Creative self-expression can be a positive emotional outlet for feelings of anxiousness. When we do not know how to explain what we are feeling, we can express ourselves through creating. This could take the form of writing, painting, crocheting, sculpting, cooking or anything else -it doesn’t have to be perfect or even make sense! What’s more, being in that state of ‘flow’ can give us a sense of freedom.
Since starting university, I have fully fallen back in love with writing poetry. I am that pretentious looking English student sat on the train with a notebook open and her headphones in, writing endless pages of poetry and paying zero attention to anything going on around her. The ticket man actually had to wave his hand in front of my face the other morning because I was so focused on writing that I hadn’t noticed him standing there waiting to check my ticket. I’ve found that writing poetry gives me an outlet for every single thought darting around my head at a million miles an hour, and does so in such a succinct way that it’s unsurprising how easily I’ve fallen in love with it.
I’m currently doing a poetry challenge called Escapril, in which there is a new prompt every day to write a new poem all 30 days of April, and it’s proving to be more cathartic and therapeutic than I was ever anticipating it to be. I started it simply because I liked the idea of purposely writing something new every day, however I’m now a couple weeks in and am learning that, because of the fast pace I need to be writing new poems in order to keep up, I need to come to terms with the idea that not everything I write will be perfect, and that that’s okay. I’m a bit of a perfectionist when it comes to work that I know I’m going to share because I worry that people won’t like it, or people might judge it, however as long as I like what I’m writing then that’s all that matters, and that’s becoming more and more clear as every day participating in Escapril passes.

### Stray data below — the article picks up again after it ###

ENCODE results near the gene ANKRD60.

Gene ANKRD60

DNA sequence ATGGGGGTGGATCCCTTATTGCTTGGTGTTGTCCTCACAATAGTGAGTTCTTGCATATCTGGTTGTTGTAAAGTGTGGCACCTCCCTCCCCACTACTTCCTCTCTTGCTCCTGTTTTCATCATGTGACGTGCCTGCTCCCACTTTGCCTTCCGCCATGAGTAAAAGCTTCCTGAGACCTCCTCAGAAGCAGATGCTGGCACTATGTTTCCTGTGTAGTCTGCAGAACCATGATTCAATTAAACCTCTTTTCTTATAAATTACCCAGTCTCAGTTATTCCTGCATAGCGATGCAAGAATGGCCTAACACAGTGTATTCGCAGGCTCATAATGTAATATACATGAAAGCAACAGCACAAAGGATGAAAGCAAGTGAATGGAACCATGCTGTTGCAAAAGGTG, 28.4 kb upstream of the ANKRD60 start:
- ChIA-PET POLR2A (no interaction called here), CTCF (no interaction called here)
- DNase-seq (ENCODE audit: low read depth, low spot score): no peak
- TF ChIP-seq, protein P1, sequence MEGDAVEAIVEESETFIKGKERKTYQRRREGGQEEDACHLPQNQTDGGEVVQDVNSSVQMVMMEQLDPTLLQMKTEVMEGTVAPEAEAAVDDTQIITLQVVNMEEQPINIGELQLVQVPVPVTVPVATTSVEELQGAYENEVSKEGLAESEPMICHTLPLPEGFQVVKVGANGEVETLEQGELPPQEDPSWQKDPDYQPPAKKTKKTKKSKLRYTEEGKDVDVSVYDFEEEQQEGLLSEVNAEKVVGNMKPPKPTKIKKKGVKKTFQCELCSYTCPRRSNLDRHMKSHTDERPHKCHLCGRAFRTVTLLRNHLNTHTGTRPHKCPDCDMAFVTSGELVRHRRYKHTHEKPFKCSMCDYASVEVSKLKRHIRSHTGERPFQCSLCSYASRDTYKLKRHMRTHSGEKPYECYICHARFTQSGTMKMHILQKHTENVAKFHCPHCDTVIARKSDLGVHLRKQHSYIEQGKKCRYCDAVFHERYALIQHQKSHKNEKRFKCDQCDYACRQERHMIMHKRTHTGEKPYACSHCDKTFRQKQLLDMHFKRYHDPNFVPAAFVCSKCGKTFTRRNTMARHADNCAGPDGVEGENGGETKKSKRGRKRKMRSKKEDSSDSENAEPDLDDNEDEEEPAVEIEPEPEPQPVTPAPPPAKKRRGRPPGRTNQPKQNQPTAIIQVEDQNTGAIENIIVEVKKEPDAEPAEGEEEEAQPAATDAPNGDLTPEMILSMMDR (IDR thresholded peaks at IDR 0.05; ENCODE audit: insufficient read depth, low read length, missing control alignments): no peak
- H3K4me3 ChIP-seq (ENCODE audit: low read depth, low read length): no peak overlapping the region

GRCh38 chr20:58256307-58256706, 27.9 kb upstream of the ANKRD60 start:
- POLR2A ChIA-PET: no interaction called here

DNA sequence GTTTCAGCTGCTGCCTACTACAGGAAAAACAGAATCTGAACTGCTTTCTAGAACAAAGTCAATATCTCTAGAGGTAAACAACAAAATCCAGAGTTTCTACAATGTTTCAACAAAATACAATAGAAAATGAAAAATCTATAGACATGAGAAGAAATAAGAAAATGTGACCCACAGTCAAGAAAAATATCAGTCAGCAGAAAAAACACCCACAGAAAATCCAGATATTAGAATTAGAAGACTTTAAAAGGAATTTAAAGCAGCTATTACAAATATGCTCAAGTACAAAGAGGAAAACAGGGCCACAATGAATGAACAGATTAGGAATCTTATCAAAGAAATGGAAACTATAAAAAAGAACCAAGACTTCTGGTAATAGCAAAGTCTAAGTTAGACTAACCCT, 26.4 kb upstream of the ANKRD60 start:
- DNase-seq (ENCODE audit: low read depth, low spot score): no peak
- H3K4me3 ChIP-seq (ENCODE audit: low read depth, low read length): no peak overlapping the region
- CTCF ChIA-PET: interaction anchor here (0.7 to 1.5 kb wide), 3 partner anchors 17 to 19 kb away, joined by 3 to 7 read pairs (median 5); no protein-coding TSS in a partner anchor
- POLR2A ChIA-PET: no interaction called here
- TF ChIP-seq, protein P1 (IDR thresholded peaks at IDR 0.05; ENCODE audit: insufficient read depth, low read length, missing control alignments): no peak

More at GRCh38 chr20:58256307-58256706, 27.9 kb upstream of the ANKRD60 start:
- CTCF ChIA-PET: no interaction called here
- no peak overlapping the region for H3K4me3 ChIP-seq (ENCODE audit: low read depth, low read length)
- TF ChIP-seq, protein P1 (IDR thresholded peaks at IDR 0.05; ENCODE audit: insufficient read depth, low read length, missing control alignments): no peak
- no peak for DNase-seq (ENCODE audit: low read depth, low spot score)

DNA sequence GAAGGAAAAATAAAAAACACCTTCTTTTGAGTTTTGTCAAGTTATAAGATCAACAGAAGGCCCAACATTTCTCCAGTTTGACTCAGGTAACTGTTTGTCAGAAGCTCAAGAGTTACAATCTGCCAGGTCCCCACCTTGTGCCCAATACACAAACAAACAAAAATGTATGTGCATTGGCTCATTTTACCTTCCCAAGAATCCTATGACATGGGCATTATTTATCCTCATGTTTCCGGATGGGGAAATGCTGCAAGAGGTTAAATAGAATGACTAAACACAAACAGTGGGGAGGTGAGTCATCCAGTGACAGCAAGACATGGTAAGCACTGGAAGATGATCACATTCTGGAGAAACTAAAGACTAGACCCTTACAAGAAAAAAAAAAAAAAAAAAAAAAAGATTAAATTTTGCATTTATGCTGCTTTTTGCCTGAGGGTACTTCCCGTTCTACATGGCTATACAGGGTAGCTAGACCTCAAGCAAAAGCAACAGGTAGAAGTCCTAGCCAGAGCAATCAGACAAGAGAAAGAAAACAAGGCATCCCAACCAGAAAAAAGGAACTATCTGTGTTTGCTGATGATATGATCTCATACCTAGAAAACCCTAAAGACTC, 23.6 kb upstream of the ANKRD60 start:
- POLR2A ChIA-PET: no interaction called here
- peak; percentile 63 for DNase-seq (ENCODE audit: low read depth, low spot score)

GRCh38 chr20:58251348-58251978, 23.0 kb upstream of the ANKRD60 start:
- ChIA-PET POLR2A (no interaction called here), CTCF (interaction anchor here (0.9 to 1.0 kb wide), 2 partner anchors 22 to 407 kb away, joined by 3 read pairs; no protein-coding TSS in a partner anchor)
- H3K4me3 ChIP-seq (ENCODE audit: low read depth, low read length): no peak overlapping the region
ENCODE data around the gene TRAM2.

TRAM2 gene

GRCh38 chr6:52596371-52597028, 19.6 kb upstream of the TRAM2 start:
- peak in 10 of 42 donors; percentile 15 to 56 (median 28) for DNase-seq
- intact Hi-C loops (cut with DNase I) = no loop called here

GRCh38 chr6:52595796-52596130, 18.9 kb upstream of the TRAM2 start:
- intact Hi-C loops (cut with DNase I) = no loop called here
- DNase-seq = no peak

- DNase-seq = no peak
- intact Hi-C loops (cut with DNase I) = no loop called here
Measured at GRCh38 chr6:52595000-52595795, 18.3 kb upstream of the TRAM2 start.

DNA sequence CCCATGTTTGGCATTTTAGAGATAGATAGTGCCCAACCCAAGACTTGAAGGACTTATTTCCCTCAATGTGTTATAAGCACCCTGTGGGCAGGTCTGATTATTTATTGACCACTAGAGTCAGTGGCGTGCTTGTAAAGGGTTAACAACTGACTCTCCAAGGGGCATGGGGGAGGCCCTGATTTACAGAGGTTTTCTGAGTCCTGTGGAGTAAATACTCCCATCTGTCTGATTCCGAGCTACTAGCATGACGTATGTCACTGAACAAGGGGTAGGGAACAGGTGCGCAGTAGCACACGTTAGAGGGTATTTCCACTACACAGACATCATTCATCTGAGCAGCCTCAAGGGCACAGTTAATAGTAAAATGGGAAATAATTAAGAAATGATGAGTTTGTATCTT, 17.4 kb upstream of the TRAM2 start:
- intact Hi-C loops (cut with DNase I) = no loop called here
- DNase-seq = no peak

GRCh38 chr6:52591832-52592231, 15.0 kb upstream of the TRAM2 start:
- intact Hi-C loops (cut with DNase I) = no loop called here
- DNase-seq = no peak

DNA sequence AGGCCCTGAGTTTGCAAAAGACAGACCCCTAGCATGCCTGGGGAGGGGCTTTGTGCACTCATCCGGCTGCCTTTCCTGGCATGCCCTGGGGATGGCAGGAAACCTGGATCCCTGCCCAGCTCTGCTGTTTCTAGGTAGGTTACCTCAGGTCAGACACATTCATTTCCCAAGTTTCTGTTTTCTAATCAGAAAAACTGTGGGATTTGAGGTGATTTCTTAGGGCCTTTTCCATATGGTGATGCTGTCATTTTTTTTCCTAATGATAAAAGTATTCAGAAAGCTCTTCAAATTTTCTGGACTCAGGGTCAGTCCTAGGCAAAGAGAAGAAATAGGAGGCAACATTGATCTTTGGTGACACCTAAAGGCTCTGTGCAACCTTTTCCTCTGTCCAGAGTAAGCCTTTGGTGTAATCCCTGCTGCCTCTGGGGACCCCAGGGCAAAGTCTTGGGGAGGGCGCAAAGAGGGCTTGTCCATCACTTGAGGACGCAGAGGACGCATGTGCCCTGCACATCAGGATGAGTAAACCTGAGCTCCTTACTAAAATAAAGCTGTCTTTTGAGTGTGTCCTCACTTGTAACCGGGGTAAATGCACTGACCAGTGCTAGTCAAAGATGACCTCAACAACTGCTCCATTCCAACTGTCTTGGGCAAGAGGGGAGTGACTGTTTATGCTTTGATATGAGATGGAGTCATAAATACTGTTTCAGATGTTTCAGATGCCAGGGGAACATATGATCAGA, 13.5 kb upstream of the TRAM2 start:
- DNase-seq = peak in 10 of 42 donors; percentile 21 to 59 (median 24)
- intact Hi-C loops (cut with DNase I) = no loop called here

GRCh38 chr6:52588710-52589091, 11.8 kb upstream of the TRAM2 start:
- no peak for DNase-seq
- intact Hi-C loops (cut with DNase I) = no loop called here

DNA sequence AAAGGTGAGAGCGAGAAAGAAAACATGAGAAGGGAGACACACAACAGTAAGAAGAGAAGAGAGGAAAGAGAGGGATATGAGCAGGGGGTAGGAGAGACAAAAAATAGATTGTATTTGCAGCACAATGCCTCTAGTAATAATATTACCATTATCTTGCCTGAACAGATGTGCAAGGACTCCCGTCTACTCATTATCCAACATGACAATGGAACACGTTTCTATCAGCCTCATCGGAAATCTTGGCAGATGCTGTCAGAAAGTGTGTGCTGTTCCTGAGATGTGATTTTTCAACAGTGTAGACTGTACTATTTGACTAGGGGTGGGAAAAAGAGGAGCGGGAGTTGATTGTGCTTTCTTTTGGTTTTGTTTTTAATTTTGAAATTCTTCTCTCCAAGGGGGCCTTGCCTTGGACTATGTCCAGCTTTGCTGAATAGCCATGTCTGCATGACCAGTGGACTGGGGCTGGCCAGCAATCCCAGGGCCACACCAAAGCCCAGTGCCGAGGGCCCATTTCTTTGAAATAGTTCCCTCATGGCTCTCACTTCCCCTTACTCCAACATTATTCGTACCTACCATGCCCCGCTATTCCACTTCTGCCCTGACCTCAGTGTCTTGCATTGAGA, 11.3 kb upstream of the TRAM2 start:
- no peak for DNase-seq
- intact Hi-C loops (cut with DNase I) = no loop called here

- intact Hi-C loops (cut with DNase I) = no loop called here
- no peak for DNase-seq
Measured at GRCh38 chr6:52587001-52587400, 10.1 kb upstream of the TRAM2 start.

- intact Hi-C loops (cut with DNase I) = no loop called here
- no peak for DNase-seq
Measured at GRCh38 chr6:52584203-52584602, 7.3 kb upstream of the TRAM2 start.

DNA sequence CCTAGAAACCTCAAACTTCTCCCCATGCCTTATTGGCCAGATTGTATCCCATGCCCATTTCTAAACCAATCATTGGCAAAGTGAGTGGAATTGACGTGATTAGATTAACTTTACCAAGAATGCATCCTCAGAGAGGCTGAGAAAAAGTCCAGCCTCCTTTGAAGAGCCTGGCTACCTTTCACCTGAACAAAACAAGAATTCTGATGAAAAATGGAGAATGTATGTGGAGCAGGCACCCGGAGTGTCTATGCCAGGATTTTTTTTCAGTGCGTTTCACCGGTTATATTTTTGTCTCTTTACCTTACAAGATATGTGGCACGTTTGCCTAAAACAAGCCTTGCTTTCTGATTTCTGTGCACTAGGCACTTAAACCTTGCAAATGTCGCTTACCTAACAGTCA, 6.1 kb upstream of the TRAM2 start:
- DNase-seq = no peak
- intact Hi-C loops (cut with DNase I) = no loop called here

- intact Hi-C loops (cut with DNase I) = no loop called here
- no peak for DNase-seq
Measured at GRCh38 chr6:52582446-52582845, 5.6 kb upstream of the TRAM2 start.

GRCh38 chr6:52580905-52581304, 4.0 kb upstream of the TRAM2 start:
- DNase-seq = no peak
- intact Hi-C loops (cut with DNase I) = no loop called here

I think it’s tremendously helpful to have some kind of creative outlet to express our emotions and help us through, and I urge you all to give poetry writing a try as – and I know this sounds cliche and cheesy – I find it properly soothes my soul. I’ve found myself getting random spikes of anxiousness recently as deadlines approach and my first year of uni comes to a close, and each time this happens I whip out my phone and write poetry in the notes section. No matter how good or bad the poems end up being, it distracts me a little bit and helps me to cope slightly better with the feelings zipping around inside me if I can spill them out into words.
Poetry isn’t about the final product but is more about the process. I’m constantly told that there’s ‘no money in poetry’, and that may be true, but as long as I enjoy it then it is infinitely more valuable to me than money. I would love to hear about any creative outlets that you engage in to help with anxious thoughts, so please do leave a comment letting me know as I’m always looking for new things to do.
Georgina has personally experienced anxiety and low confidence in the past, and she now strives to expand her comfort zone as much as she can. She is passionate about turning her past experiences into fuel for her creative endeavours in both art and creative writing, as she is still learning to manage feelings of anxiety and low confidence. Georgina hopes to be able to use her past experiences to positively impact others, as she understands how valuable it is to know that other people share similar experiences.